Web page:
The Defense Ministry, by its nature, constitutes a salient military target and, in principle, to attack it is permitted (including from afar, using planes and missiles). The same applies, even more obviously, to the compound of the military high command (the General Staff). This gives rise to concern about severe damage to civilians, should a target located in the heart of a densely populated civilian area be attacked.” The speaker: Prof. Yoram Dinstein, a world-renowned expert in international law and a former president of Tel Aviv University.
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Under international law, is it legitimate to attack a target in an urban area?
Dinstein: “Article 58(b) of the first Protocol, from 1977, which supplements the Geneva Conventions of 1949, stipulates that parties to a conflict should ‘avoid locating military objectives within or near densely populated areas.’ No one disputes that this article reflects customary international law, which is binding on the entire international community, although the State of Israel is not a party to the Protocol.”
Is the enemy permitted to attack without limit?
“The rule permitting an attack on military targets is subject to the principle of proportionality. That is, it is forbidden to attack a military target if the anticipated collateral damage to civilians or civilian objects is excessive relative to the anticipated military advantage. However, the military advantage anticipated from a successful attack against the Defense Ministry and General Staff facilities is so great that collateral damage to civilians, even if on a broad scale, will not generally be considered a violation of the principle of proportionality. Hence the inner logic of the provision of Article 58(b).”
What is the implication of this for the Kirya − the Defense Ministry and General Staff base in the center of Tel Aviv?
“The historical location of the Defense Ministry and General Staff base in the Tel Aviv Kirya [government compound] is simply regrettable, but it’s hard to change the facts of life in cases like this. At the same time, the massive construction of new buildings and facilities recently is tantamount to adding crime to punishment, so to speak, because it was carried out in full knowledge of the dangers to all the close surroundings (which include saliently civilian objects). The new construction should have taken place outside Tel Aviv. If and when new facilities and buildings are constructed, they should be placed outside the urban area, in accordance with Article 58(b). It is regrettable, even surprising, that no significant public debate has taken place in Israel on this subject.”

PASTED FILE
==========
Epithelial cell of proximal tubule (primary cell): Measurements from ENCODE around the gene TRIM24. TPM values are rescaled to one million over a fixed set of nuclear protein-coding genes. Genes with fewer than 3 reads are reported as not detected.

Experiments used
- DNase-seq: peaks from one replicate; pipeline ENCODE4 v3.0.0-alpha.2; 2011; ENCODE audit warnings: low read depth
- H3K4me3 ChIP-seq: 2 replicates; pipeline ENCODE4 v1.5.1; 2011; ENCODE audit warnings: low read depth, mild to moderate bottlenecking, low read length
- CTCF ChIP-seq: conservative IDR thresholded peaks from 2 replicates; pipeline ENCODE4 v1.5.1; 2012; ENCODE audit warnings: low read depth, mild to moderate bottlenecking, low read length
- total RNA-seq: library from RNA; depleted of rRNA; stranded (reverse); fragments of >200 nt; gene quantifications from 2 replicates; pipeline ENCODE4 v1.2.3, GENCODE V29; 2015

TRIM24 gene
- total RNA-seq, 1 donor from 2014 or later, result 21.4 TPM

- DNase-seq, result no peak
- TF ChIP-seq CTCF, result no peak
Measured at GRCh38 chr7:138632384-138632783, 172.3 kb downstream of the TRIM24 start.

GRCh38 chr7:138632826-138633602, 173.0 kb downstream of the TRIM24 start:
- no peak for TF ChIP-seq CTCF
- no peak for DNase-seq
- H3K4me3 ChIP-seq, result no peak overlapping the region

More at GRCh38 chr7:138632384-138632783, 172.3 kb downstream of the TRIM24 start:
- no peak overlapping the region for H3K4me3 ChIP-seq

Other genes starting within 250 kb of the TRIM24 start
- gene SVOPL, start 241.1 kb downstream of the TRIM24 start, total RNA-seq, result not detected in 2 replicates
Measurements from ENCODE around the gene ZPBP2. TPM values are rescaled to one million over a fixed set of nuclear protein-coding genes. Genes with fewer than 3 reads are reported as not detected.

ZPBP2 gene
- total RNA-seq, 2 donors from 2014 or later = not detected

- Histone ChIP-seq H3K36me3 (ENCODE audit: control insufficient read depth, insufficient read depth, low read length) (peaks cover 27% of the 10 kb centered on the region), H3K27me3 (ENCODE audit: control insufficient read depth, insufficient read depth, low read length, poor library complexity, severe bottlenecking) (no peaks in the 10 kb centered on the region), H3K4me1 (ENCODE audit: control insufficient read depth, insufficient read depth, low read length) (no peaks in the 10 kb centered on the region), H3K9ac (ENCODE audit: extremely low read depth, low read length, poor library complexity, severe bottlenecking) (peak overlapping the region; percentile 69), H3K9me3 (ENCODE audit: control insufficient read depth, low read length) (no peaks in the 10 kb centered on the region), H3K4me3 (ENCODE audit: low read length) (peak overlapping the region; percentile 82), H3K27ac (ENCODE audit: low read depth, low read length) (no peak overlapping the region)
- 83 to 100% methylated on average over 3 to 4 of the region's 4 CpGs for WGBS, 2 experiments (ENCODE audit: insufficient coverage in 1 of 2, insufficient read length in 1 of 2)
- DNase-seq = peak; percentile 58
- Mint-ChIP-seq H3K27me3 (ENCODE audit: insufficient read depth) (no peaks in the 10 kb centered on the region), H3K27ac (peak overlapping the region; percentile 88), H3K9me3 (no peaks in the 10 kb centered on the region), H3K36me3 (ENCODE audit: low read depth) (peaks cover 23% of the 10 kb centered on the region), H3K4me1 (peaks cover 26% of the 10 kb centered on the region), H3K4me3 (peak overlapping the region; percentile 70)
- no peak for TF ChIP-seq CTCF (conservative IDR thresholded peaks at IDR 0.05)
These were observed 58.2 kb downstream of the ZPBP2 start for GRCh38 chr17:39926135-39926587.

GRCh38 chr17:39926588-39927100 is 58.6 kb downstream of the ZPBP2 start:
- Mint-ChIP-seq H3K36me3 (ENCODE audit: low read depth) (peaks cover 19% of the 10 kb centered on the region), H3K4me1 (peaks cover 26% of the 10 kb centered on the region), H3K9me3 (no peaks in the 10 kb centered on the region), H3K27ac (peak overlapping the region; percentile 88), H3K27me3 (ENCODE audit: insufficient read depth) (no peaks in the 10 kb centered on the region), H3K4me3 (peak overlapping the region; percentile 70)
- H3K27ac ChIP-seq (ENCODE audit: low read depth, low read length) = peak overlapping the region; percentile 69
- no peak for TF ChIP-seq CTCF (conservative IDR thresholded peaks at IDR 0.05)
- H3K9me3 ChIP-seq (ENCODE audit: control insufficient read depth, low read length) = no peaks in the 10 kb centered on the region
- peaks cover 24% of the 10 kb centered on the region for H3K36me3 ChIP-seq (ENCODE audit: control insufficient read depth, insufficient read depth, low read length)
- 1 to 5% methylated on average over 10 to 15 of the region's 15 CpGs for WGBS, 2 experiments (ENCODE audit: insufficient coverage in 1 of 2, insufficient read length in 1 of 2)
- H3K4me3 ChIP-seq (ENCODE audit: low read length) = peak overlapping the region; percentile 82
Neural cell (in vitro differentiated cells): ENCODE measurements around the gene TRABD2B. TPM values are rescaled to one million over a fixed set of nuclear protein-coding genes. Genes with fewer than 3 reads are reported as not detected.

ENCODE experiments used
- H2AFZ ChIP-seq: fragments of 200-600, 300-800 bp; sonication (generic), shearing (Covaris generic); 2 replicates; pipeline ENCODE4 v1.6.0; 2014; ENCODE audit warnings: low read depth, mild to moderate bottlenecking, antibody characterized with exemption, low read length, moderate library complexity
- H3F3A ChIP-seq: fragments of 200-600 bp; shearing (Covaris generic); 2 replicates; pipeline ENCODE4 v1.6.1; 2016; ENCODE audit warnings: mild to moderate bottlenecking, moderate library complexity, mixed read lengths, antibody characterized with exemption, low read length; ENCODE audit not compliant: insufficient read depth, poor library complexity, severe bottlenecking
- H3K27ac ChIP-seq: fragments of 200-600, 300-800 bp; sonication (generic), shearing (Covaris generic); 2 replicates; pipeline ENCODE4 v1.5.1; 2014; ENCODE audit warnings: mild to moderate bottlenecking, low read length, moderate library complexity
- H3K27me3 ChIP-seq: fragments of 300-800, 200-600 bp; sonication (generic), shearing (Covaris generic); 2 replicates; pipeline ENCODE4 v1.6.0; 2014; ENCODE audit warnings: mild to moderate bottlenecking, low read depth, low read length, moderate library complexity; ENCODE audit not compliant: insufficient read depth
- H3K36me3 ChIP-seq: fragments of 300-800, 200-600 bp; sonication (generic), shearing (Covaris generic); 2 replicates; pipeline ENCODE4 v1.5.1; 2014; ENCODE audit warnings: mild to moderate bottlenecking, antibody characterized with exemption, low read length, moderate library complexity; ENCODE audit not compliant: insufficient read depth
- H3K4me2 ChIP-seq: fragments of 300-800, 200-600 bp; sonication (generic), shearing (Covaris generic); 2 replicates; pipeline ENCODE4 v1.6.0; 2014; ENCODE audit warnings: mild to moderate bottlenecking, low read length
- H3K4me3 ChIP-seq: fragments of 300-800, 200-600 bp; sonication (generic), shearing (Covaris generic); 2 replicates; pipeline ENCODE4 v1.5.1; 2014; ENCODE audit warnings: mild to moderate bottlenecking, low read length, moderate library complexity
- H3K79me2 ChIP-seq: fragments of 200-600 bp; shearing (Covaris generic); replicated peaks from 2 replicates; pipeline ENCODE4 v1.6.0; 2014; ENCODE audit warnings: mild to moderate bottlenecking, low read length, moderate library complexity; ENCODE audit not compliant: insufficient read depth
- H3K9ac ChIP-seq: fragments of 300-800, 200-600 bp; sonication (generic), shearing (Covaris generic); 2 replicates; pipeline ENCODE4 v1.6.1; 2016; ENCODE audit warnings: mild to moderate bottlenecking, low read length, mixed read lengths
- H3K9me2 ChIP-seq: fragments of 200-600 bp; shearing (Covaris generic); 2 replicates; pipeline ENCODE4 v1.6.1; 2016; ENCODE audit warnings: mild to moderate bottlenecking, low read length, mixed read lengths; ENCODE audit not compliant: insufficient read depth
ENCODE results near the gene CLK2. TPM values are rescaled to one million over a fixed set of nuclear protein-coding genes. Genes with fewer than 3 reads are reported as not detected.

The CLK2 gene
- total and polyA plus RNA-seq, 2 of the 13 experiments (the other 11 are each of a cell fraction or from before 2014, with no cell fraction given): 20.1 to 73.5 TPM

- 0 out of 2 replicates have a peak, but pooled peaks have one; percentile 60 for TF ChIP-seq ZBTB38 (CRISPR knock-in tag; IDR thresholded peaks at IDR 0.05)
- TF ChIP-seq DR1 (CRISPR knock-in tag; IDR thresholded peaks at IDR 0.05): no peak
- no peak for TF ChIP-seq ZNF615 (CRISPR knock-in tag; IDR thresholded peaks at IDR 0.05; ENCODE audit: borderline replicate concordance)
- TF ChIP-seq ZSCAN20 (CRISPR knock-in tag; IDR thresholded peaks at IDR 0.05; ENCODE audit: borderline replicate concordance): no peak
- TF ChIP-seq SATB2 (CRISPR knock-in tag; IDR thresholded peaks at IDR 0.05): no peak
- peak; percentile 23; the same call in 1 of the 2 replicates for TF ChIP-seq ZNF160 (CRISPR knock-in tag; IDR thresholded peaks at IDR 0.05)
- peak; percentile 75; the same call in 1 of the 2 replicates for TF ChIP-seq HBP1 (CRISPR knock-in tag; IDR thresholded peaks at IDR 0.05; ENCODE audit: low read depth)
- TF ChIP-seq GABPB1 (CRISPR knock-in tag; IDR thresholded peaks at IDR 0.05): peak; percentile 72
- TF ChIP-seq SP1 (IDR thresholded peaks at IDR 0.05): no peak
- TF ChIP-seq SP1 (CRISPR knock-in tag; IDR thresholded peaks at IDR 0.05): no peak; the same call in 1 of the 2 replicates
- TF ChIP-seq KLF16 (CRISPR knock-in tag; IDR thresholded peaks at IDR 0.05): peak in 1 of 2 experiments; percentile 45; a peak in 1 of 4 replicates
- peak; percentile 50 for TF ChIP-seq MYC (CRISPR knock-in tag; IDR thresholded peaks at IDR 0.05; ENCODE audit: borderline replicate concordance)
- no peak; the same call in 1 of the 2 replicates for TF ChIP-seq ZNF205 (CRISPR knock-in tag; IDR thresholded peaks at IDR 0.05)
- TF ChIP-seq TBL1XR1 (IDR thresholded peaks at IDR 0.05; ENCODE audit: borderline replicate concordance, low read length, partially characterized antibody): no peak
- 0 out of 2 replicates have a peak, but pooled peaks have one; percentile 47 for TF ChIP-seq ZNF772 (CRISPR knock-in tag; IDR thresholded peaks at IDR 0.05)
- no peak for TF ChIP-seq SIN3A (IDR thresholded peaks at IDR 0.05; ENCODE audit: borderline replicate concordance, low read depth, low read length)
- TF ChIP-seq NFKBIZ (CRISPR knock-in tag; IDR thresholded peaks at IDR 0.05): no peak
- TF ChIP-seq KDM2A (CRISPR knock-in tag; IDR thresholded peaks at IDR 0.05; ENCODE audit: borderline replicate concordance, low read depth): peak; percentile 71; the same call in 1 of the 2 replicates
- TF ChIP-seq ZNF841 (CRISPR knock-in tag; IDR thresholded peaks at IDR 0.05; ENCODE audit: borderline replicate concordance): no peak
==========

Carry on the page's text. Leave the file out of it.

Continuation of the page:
Are you saying that Saddam Hussein did not violate international law in the Gulf War?
“Iraq’s attack on Tel Aviv with Scud missiles in 1991 was illegal, because those missiles (even if we assume that they were aimed at the Kirya) had a standard deviation of two to three kilometers. Accordingly, the attack did not meet the basic principle which obliges a distinction to be made between military targets and civilian objects. The proof is that not even one Scud missile hit the Kirya, while many landed some considerable distance from it. But an enemy that will make use of precise long-range missiles against the structures of the Kirya will fulfill his obligation. Still, no weapons are 100 percent accurate. There are always technical hitches and there is also human error. The risk to structures adjacent to the Kirya (and to the civilians who live in them) is extremely high. Because the State of Israel chose not to move the new Kirya structures outside the city, it bears ultimate responsibility.”
Municipal taxes vs. the Geneva Convention
Tel Aviv’s mayors have never concerned themselves with the question of the location of the Kirya from the perspective of international law. Problems of collecting municipal taxes, removing garbage from the base and giving parking tickets to senior officers were seen as far more relevant than the potential collateral damage liable to be caused by precision-guided munitions, or the implications of the Additional Protocols of the Geneva Convention. The most prominent mayor in this regard was Israel Rokach (mayor from 1936-1953), who was instrumental in the transfer of General Staff headquarters to the city’s center.
After the War of Independence, there were 14 large army camps in Tel Aviv, along with hundreds of security facilities in residential buildings, businesses, warehouses, garages and elsewhere. Hundreds of abandoned houses that were seized in Jaffa, in addition to the structures in the port, became the headquarters for the Shin Bet security service, the Air Force high command (Ariel Base on Yehuda Hayamit Street), and more. Ben-Ami Base, a transportation camp, stretched across the huge square bounded by Arlozorov, Weizmann, Jabotinsky and Namir streets. The army’s stadium was located at the present site of the Savidor Central Railway Station, the central logistics base stood at the edge of the Neve Tzedek neighborhood, and there were more bases at the Tel Aviv Fairgrounds, the site of the abandoned village of Sheikh Munis, Sde Dov airfield and elsewhere.